Children who are born prematurely are more likely to have problems with maths, according to research.
A new study, by researchers at Warwick University and Ruhr-University Bochum, in Germany, has found that youngsters who are born before 32 weeks gestation are three and a half times more likely to have difficulties with the subject later on than those who were born at full term.
Those who were born at around 32 to 33 weeks were around twice as likely to have problems with everyday maths, it suggests.
Professor Dieter Wolke, from Warwick, who co-authored the study, published by the Journal of Pediatrics, said: "Children who are born very pre-term, before 32 weeks of gestational age have a 39.4% chance of having general mathematic impairment compared to 14.9% of those born at term - 39 to 41 weeks."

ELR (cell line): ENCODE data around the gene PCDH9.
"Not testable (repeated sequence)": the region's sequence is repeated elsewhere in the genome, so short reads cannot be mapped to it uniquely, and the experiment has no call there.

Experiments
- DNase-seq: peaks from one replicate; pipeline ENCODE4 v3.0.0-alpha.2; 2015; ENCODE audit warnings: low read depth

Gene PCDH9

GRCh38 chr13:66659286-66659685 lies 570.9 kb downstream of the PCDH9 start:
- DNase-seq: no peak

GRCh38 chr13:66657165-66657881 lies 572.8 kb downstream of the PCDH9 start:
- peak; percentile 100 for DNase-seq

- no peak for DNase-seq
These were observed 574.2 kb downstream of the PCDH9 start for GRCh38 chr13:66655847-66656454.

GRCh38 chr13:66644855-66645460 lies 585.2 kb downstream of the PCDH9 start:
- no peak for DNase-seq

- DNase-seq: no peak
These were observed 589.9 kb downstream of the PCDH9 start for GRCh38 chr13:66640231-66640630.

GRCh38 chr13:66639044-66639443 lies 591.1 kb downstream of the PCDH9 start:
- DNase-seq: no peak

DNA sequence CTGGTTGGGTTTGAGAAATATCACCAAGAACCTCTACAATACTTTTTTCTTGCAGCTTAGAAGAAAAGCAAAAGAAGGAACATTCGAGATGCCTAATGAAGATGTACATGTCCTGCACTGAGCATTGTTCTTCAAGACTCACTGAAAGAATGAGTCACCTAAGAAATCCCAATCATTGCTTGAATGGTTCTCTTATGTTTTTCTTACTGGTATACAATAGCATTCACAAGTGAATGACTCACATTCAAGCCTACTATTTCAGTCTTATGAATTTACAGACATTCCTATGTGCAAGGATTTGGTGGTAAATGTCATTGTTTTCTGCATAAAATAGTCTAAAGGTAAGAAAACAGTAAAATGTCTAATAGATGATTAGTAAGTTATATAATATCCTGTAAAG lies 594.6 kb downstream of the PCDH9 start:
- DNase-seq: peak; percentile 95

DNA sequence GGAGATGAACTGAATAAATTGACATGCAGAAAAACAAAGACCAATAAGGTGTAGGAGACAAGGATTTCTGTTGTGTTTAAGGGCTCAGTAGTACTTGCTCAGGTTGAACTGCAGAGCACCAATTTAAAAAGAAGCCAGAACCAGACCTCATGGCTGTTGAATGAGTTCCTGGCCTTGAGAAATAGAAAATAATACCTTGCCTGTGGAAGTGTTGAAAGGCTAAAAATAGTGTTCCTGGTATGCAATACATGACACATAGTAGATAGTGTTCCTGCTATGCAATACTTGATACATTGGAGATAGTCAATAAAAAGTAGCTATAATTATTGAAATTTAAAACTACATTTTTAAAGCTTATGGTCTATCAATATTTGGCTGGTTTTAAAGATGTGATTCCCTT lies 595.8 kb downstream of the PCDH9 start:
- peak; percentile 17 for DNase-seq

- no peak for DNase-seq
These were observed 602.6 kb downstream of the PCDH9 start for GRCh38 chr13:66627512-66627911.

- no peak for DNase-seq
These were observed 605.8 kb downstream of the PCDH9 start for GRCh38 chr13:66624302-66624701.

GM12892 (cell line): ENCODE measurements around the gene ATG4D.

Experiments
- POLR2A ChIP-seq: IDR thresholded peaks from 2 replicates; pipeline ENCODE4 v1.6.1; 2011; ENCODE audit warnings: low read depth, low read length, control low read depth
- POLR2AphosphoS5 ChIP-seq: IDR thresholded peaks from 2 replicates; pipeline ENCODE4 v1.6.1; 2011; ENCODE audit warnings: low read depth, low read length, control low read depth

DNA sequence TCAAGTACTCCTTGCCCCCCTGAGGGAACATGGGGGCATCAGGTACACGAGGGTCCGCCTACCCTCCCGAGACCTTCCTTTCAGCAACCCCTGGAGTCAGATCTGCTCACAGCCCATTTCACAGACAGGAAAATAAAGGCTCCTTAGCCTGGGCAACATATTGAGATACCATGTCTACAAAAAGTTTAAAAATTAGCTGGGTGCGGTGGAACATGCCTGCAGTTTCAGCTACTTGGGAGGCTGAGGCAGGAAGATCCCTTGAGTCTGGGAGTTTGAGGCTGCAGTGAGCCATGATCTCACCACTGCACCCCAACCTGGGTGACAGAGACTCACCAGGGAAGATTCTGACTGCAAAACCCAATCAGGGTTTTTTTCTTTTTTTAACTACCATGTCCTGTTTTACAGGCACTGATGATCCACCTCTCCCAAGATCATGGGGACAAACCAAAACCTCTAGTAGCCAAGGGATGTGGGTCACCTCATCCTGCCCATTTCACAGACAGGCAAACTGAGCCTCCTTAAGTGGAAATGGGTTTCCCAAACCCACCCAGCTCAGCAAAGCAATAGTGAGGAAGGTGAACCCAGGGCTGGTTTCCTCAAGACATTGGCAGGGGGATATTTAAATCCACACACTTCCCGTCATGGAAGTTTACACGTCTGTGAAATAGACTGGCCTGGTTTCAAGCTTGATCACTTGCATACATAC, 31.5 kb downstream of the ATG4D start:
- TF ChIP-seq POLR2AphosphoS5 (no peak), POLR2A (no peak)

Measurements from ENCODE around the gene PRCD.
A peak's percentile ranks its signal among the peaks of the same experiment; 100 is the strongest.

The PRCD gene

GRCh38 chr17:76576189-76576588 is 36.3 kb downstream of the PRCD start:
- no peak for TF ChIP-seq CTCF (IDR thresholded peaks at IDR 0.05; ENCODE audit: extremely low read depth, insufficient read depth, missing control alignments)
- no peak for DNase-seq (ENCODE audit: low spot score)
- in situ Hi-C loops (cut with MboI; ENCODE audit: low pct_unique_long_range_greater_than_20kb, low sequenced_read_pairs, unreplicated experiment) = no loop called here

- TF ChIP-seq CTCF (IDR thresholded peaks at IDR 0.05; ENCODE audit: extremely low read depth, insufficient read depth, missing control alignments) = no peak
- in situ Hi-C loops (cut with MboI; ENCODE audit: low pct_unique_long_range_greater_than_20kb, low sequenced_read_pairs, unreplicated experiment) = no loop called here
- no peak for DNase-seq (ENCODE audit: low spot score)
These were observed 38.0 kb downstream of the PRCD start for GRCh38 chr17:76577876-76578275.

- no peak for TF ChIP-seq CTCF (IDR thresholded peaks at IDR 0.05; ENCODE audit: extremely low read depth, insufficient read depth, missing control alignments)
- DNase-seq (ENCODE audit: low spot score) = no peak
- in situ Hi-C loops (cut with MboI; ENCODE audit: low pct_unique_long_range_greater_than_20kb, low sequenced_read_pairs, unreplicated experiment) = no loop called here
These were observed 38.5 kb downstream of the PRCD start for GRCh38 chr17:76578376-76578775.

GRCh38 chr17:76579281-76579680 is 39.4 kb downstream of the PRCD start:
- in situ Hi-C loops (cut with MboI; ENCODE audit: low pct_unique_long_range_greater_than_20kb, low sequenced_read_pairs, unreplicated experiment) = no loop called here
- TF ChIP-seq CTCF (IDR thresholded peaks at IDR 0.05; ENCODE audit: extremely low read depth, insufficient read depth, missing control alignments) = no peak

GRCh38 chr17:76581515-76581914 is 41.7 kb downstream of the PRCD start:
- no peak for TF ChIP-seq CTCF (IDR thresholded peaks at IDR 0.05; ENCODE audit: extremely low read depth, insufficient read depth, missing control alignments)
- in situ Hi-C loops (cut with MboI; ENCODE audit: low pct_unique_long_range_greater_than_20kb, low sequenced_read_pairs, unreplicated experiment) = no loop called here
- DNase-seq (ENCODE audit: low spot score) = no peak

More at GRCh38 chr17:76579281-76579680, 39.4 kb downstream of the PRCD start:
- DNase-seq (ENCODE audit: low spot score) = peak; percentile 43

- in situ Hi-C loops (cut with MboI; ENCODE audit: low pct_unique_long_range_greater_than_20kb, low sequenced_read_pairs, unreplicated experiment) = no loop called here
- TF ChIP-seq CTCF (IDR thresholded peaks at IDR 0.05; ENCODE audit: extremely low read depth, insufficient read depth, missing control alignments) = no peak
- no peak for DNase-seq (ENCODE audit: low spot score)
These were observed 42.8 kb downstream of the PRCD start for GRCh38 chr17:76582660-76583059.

The research, which looked at 922 children aged between seven and nine, also concluded that there was a link between being a small weight at birth and maths ability.
It found that a child who was born small for their age - regardless of whether they were born early - were significantly more likely to have problems with maths.
This could be due to alterations in their brain development before birth, the researchers suggested.
Prof Wolke said: "It is important to see that the further you go down the gestational age, they more likely they are to have maths problems.
"As maths is very important for success in life, it is important to intervene at an earlier age."